Two boxes, roughly the size of pizza boxes but deep enough to hold index cards, were plucked from a back closet.

The boxes were covered in gritty, hand-staining dust that made them feel like sandpaper. They were not tightly sealed, thus the dust covered the tops of these index cards.

The cards were in otherwise perfect condition — all in alphabetical order, one box labeled A-M, the other N-Z; and all cards perfectly legible.

Typed on each index card is a personal account of every soldier who was injured or killed during World War II as it was reported in The Vindicator.

One card for one soldier — approximately 3,000 in all.

The Vindicator staff’s care and interest was special. Their scope of coverage for this was large — west to Akron, north to Lake Erie and east to Oil City, Pa. The notes are meticulous, including many updates about how wounded soldiers made their way back. What day articles were in the paper, which page and which column.

It is a treasure.

When I’d show the cards to guests, they’d hold a card like a fragile piece of Butler art.

We will do something special with them in time, as they are such a snapshot of our lives at a very pivotal moment in U.S. and Valley history.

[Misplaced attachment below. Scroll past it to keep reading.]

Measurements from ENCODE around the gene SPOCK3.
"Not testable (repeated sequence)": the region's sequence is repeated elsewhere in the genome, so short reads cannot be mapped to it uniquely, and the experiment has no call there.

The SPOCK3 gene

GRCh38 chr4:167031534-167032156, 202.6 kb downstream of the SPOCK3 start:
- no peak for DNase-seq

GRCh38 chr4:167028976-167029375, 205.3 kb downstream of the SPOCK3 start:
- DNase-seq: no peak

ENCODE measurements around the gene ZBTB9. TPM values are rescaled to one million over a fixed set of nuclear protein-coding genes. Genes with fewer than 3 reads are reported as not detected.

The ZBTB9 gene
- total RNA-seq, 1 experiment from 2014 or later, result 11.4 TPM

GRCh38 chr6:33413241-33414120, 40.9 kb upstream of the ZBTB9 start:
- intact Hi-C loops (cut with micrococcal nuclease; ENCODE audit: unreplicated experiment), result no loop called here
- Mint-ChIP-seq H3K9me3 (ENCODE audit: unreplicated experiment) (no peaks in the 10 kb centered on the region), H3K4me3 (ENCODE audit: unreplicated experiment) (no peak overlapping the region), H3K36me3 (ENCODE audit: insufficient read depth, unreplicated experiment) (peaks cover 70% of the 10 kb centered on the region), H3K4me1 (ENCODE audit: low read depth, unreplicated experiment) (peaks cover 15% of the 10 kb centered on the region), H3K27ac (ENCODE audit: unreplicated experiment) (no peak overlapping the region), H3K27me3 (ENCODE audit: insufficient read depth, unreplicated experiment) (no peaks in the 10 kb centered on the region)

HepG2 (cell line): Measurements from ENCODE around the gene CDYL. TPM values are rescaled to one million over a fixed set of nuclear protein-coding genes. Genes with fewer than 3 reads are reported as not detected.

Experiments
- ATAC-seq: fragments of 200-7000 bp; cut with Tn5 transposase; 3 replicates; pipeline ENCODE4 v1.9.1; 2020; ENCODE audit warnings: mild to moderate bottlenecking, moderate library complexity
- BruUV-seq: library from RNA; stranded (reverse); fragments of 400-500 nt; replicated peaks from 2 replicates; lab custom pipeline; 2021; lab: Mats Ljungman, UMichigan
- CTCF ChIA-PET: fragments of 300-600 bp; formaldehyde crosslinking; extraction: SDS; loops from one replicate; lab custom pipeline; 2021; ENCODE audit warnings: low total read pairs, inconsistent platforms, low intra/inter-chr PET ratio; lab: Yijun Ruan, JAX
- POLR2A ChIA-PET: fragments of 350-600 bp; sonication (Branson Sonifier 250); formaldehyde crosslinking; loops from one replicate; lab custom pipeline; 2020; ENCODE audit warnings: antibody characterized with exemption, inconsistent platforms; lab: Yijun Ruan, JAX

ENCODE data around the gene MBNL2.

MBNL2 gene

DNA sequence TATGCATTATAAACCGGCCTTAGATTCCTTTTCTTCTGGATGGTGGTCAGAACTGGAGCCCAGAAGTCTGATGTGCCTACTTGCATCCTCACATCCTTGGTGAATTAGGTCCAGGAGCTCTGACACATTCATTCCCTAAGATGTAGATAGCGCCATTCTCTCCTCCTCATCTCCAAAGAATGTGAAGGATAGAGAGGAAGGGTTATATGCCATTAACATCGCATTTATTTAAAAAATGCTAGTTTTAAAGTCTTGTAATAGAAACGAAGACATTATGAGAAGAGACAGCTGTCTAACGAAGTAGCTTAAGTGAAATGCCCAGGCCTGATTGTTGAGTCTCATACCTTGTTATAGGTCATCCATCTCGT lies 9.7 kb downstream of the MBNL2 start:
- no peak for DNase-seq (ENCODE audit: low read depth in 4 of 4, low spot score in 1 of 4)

I did a test drive by posting a handful onto Facebook in September to see if people would respond to the names.

Nine people responded — not to the names I posted but of other loved ones.

Of the nine, one was Dale.

Of the seven we found, one was Roble.

He was born in Youngstown and graduated from Woodrow Wilson High School. He was living on Tod Avenue in Boardman when he died, but also shows Belden Avenue and Loveland Road as residences. He spent time at Youngstown Sheet and Tube before enlisting.

Ann and Joseph were his parents, and of his five brothers, Robert was wounded in 1945 in Belgium and another brother, Richard, served in the Navy.

Common for some of the men killed over there, Roble spent four years interred in Europe before he was able to be brought home for burial in Lake Park.

He was 18 when he enlisted, was overseas by age 19, and died at 21.

This was all culled from Vindicator clippings Dale was able to find — and chalk something off his bucket list.

Last week, a grateful Dale and I met for the first time at Roble’s grave.

Talking to Dale about his dad, Pape and Roble is a rewarding experience. His words are worth anyone taking with them as we approach Veterans Day 2014.

“He loaded up on a plane, flew off into the night, and that was it. The guys who made it home — they fought their asses off, came home and went back to work and didn’t say a thing,” says Dale.

“People think that the guys who throw footballs and baseballs are the heroes. They’re just entertainment. These guys are the heroes.”

Keep that in mind when you wander past a flag at the cemetery.

Todd Franko is editor of The Vindicator. He likes emails about stories and our newspaper. Email him at He blogs, too, on Tweet him, too, at @tfranko.